football Edit

Thanks Dad: Coaches offer advice, insight to their prospect sons

K.J. Henry
K.J. Henry

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The world of college football recruiting it's complicated. So complicated that it brings out the worst in many adults, drives parents crazy and is the bane of many coaches’ existence. Lots of players unfortunately get lied to, taken advantage of and end up making a wrong decision that impacts the rest of their lives.

A handful of lucky players, such as K.J. Henry, Jordyn Adams and Jake Venables, have an advantage that others don’t. All three of these stand out prospects in the 2018 recruiting class call a current college coach “dad.” Their dads are well-versed in the controlled chaos of the college football recruiting landscape and have helped their children avoid the many pitfalls that could derail promising football careers.

“I tell people this all the time,” said five-star defensive end K.J. Henry. “My dad (Charlotte running backs coach Keith Henry) is a cheat code because he’s in this profession and is giving me things to look for, things that coaches are seeing when they are watching me in games and practices. He lets me know of things that I need to be aware of and what I need to do to be successful.”

Keith, Henry’s father, has been coaching college football for more than 25 years and made sure his son knew the realities of the world of college football.

“The biggest thing I tried to tell K.J. was that college football is a business, it’s entertainment, and coaches come and go because, at the end of the day, it will be a factor in his decision wherever he goes,” Henry said. “When it’s all said and done, you just have to go to place where, if you’re not able to play football anymore, that you’d be happy getting a degree from that school and would still enjoy the culture that you’re surrounded with. If you keep thinking inside that box, then you should be good.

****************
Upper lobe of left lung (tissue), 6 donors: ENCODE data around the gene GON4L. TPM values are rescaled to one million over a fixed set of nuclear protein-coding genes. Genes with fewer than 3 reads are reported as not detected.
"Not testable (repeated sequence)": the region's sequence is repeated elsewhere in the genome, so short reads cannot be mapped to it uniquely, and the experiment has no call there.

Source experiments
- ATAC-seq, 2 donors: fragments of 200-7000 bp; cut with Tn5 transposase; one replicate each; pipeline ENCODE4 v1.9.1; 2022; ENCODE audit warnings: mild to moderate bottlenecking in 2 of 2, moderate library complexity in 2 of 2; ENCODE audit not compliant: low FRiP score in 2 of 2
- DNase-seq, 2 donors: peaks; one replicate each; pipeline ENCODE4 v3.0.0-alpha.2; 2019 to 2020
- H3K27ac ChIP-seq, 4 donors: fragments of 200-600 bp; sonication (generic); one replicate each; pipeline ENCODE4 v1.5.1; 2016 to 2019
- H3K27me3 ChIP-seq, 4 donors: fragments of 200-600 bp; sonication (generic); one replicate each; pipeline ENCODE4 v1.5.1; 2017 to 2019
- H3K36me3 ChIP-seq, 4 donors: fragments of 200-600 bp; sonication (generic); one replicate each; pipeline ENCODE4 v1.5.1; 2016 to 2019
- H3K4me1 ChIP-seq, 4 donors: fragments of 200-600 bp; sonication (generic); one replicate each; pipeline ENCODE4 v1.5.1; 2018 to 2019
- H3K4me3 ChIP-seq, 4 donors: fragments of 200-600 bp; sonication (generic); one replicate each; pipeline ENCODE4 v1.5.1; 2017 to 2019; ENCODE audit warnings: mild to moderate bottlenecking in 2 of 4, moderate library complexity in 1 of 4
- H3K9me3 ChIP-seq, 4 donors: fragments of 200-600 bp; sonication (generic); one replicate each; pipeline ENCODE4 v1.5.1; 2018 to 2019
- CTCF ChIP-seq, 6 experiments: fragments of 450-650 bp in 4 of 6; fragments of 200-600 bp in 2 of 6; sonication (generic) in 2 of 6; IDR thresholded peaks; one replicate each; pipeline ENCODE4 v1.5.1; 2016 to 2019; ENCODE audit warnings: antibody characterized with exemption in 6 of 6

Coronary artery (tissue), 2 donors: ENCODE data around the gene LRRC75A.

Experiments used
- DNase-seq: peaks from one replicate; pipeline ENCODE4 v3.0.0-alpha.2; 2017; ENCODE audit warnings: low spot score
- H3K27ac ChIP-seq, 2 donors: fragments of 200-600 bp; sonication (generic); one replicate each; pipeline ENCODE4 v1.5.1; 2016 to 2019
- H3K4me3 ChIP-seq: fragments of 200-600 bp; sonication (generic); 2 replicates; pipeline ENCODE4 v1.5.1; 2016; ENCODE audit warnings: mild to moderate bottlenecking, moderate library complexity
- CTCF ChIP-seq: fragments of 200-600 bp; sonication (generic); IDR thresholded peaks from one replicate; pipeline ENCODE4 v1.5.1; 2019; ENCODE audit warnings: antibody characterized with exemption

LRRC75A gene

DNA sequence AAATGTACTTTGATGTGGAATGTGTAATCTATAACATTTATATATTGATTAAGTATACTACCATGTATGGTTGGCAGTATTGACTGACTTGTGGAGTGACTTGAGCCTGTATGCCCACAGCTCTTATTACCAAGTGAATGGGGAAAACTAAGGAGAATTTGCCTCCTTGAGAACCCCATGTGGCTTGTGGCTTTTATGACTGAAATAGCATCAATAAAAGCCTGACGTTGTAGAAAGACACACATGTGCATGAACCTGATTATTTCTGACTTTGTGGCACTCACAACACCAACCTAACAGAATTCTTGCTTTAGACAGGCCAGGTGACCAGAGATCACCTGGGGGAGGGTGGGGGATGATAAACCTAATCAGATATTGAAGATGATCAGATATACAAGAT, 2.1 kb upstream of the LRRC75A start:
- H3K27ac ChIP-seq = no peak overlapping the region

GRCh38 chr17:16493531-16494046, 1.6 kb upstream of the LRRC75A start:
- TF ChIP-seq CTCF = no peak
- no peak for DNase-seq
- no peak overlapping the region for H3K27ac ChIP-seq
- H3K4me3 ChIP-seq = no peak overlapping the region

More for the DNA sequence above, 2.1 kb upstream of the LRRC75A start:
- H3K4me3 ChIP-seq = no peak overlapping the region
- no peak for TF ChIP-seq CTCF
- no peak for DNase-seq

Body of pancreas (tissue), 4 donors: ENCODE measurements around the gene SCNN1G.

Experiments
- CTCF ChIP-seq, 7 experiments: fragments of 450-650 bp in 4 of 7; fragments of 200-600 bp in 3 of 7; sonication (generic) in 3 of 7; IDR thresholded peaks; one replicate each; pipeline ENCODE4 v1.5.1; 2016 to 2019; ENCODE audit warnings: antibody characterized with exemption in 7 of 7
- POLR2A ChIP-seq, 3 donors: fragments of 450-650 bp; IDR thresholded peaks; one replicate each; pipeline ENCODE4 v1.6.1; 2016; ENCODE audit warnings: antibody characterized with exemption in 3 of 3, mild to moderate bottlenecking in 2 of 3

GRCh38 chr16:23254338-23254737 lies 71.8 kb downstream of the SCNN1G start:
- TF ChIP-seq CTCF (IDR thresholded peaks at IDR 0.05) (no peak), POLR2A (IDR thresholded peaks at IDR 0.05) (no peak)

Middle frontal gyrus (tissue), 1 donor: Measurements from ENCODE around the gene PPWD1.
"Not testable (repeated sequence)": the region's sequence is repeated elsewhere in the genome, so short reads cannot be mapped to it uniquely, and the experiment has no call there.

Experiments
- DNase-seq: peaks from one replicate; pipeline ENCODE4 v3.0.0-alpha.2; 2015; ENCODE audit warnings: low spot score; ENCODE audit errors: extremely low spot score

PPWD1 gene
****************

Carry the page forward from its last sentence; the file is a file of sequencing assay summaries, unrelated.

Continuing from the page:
“A lot of the coaches that have come to the house and talked with us really truly think K.J. can play for them. Most of them have been honest and upfront but K.J. has to do his homework too. If he sits down and we talk and he asks me a question I’ll tell him ‘this is what I think,’ or that ‘this is what is happening here.’”

Henry says his dad isn’t taking an active role in his commitment, despite what many people are assuming.

“Early on he would tell me to look at the depth chart for each team so I could get myself the information about who is staying and who is leaving on each team,” he said. “As the process went forward the coaches came forward with that information to be honest with me. He’s been able to sit back and critique how I play on the field more than the recruiting part of it. At the end of the day he’s just going to let me do what I need to do.”

Clemson defensive coordinator Brent Venables is widely considered to be one of the best defensive minds in college football and his son, Jake, is an impressive linebacker prospect that was recruited by a number of schools. He ultimately chose to play for the Tigers but remembers everything he had to go through during the recruiting process.

Brent Venables
Brent Venables (AP Images)

“I had to do a ton of research on all the schools that I talked to,” said the younger Venables. “I just remember being a kid and growing up listening to my dad have those conversations with recruits. I was already used to listening to those by the time I got recruited. There were a couple times when he would tell me to go back and look into things that coaches told me. It was mainly about how the coaches treat their players and the relationships that they have.”

A linebacker at Kansas State in the early 1990s, Brent Venables has seen both sides of the recruiting process and used his knowledge to keep his son on the right track while making sure he had as many options available to him as possible.